13. Research lesser-known female icons and share their stories.
  14. Share how you #BreaktheBias on social media.

But don’t feel as though you have to wait for IWD to do any of these suggestions ‒ the fight for women’s rights around the world is needed throughout the year!

Another important thing you can do is to involve people who don’t identify as women in whatever you do for International Women’s Day.

After all, we’re all in this together.

What is the theme for International Women’s Day 2022?

Each year, the theme of International Women’s Day changes, to put a focus on certain issues and bring to the foreground more timely issues.

For International Women’s Day 2022, the theme is #BreaktheBias.

‘Break the bias’ refers to the harmful stereotypes women battle each day that affect their careers, health, wellbeing, lifestyles, relationships, education, and so much more.

For IWD 2022, you can help break the bias by posing with your arms in a cross (🙅‍♀️) and sharing how you’re calling out stereotypes and discrimination.

The United Nations theme for International Women’s Day 2022 is “Gender equality today for a sustainable tomorrow”, highlighting the ways the climate crisis can impact women and girls around the world, and the need to take action.

What is the theme for International women’s Day in 2021?

The theme for International Women’s Day in 2021 was “Choose to Challenge”, encouraging people to share how they’re challenging biases and stereotypes about women.

The United Nations also set a more specific theme for IWD 2021: “Women in leadership: Achieving an equal future in a COVID-19 world”, with a focus on how the Covid-19 pandemic has impacted women so far.

Previous International Women’s Day themes

Interested in the United Nations’ IWD themes and focuses of years before 2021? Here they all are:

  • 1996: “Celebrating the Past, Planning for the Future”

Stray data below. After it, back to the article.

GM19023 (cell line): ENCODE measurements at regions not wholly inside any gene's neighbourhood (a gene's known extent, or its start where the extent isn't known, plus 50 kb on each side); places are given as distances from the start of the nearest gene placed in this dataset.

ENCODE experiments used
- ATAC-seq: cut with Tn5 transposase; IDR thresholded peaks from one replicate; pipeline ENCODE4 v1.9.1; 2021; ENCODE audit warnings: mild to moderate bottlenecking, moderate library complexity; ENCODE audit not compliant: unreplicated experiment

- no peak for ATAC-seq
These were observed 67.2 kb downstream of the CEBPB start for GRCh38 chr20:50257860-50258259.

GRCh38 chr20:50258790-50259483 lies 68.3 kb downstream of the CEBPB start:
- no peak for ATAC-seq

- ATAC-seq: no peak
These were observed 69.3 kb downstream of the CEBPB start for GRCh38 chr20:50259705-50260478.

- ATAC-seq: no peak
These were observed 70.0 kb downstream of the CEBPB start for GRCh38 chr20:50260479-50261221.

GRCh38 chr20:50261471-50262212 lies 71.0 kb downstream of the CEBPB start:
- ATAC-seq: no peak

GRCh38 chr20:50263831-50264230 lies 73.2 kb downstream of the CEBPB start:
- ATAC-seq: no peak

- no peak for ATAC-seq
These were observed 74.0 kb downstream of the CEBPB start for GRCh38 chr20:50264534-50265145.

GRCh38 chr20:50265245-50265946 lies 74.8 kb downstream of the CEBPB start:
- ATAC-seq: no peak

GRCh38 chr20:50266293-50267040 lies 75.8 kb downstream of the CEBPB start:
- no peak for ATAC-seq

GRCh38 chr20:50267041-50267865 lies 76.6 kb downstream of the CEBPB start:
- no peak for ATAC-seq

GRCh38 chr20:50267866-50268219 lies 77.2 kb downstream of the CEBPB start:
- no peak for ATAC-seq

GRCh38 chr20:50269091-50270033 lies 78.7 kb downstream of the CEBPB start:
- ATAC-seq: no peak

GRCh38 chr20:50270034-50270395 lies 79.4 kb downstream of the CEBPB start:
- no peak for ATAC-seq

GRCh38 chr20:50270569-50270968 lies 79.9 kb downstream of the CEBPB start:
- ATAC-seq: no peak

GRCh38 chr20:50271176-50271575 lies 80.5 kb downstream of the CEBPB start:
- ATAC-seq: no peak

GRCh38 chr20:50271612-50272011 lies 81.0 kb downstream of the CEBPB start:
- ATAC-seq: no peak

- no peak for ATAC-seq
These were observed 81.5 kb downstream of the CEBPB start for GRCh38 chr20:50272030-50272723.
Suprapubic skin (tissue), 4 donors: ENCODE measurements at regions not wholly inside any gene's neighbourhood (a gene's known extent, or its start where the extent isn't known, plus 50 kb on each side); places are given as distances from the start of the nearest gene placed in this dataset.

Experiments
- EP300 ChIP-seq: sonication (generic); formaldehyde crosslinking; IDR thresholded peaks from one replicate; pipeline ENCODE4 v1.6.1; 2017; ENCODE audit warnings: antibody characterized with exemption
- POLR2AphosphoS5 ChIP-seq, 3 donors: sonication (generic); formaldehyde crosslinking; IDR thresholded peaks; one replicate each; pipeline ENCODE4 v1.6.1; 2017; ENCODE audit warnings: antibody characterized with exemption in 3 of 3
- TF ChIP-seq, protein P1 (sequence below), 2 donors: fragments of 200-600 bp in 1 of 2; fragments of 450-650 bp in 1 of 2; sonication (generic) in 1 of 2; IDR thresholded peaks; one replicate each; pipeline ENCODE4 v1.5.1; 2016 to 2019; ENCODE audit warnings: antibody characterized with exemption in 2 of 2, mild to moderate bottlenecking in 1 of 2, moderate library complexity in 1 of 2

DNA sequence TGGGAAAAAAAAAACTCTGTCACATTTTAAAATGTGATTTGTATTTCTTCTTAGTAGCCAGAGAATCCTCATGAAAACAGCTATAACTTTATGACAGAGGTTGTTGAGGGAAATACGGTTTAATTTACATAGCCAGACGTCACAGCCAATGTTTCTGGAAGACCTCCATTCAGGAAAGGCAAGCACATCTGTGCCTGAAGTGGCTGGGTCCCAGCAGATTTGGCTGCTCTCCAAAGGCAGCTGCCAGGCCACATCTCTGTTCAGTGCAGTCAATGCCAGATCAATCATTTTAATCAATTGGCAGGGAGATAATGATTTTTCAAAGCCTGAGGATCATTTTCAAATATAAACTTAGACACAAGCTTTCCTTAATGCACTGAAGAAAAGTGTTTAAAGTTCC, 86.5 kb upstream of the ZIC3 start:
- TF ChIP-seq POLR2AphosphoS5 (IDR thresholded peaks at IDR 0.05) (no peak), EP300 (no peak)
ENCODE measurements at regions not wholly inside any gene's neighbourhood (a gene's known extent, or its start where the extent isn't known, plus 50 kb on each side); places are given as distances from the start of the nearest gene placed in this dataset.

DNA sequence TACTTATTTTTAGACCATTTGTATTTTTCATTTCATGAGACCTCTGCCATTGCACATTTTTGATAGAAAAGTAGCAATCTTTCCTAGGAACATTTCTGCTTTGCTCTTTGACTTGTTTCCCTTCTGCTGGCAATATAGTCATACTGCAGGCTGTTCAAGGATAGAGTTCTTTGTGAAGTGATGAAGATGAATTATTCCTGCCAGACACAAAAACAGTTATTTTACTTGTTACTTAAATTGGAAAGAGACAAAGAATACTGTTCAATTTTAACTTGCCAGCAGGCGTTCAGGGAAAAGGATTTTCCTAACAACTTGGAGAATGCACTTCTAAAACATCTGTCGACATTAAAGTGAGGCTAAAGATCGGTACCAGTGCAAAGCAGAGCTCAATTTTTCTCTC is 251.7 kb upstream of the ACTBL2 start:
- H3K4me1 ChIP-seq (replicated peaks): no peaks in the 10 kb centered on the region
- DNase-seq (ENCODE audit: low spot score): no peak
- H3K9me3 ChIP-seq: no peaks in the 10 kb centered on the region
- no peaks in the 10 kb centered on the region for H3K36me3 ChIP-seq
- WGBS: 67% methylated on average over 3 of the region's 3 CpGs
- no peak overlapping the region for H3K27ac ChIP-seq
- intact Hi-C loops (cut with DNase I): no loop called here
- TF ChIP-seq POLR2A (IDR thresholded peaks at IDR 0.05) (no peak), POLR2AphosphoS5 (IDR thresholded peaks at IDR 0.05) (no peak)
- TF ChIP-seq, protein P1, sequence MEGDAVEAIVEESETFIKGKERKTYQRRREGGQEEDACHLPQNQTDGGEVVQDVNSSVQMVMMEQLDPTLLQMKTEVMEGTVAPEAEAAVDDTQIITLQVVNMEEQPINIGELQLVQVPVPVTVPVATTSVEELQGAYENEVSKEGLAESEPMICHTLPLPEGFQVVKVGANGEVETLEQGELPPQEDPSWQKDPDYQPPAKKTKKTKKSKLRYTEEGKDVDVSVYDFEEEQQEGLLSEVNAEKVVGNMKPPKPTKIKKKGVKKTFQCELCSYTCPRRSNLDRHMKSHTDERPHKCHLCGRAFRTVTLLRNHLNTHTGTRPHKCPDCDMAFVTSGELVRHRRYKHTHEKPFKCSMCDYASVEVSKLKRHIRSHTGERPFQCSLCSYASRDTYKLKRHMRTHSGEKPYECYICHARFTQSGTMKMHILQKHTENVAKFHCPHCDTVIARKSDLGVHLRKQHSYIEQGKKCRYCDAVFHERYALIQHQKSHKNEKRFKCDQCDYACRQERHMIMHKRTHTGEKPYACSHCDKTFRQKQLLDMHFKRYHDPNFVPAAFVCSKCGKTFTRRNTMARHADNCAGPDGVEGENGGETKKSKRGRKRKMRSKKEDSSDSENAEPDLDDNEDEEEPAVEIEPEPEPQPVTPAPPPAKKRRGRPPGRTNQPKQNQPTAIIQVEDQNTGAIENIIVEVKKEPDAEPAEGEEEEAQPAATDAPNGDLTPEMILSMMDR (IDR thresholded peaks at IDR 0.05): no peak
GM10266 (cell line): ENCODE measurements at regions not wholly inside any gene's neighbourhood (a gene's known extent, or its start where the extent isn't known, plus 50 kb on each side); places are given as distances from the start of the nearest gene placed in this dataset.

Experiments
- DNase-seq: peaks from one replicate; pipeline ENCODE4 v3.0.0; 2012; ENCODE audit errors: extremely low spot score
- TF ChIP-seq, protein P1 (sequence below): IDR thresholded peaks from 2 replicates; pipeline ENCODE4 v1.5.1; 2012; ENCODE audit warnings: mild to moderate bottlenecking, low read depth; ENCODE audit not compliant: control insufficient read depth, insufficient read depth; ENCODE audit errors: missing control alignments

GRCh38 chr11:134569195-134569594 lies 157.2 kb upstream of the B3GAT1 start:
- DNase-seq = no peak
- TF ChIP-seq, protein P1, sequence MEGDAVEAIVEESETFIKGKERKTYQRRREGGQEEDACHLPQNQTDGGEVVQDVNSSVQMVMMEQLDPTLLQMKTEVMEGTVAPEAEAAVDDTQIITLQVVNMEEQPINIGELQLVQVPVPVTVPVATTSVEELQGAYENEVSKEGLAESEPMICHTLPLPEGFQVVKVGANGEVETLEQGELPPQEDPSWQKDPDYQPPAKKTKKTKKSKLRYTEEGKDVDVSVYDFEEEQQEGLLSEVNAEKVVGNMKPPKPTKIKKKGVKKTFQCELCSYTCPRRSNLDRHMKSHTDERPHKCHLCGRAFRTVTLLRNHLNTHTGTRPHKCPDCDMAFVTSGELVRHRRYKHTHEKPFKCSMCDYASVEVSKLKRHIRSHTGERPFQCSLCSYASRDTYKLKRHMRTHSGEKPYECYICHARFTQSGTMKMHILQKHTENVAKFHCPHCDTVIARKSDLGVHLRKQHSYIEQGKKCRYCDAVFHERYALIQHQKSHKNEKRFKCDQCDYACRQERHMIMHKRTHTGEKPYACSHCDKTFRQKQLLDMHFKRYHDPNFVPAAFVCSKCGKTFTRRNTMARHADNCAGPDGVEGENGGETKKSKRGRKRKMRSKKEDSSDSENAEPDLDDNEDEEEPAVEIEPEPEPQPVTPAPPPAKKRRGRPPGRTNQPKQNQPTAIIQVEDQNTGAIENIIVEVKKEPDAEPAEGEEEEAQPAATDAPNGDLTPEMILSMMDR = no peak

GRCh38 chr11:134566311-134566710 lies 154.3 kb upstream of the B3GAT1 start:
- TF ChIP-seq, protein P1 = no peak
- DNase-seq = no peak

• 1997: “Women and the Peace Table”
  • 1998: “Women and Human Rights”
  • 1999: “World Free of Violence Against Women”
  • 2000: “Women Uniting for Peace”
  • 2001: “Women and Peace: Women Managing Conflicts”
  • 2002: “Afghan Women Today: Realities and Opportunities”
  • 2003: “Gender Equality and the Millennium Development Goals”
  • 2004: “Women and HIV/AIDS”
  • 2005: “Gender Equality Beyond 2005; Building a More Secure Future”
  • 2006: “Women in Decision-making”
  • 2007: “Ending Impunity for Violence Against Women and Girls”
  • 2008: “Investing in Women and Girls”
  • 2009: “Women and Men United to End Violence Against Women and Girls”
  • 2010: “Equal Rights, Equal Opportunities: Progress for All”
  • 2011: “Equal Access to Education, Training, and Science and Technology: Pathway to Decent Work for Women”
  • 2012: “Empower Rural Women, End Poverty, and Hunger”
  • 2013: “A Promise is a Promise: Time for Action to End Violence Against Women”
  • 2014: “Equality for Women is Progress for All”
  • 2015: “Empowering Women, Empowering Humanity: Picture it!”
  • 2016: “Planet 50–50 by 2030: Step It Up for Gender Equality”
  • 2017: “Women in the Changing World of Work: Planet 50-50 by 2030”
  • 2018: “Time is Now: Rural and urban activists transforming women’s lives”
  • 2019: “Think Equal, Build Smart, Innovate for Change”
  • 2020: “I am Generation Equality: Realizing Women’s Rights”

However you choose to celebrate IWD, we wish you a Happy International Women’s Day this year, from the team at Peanut.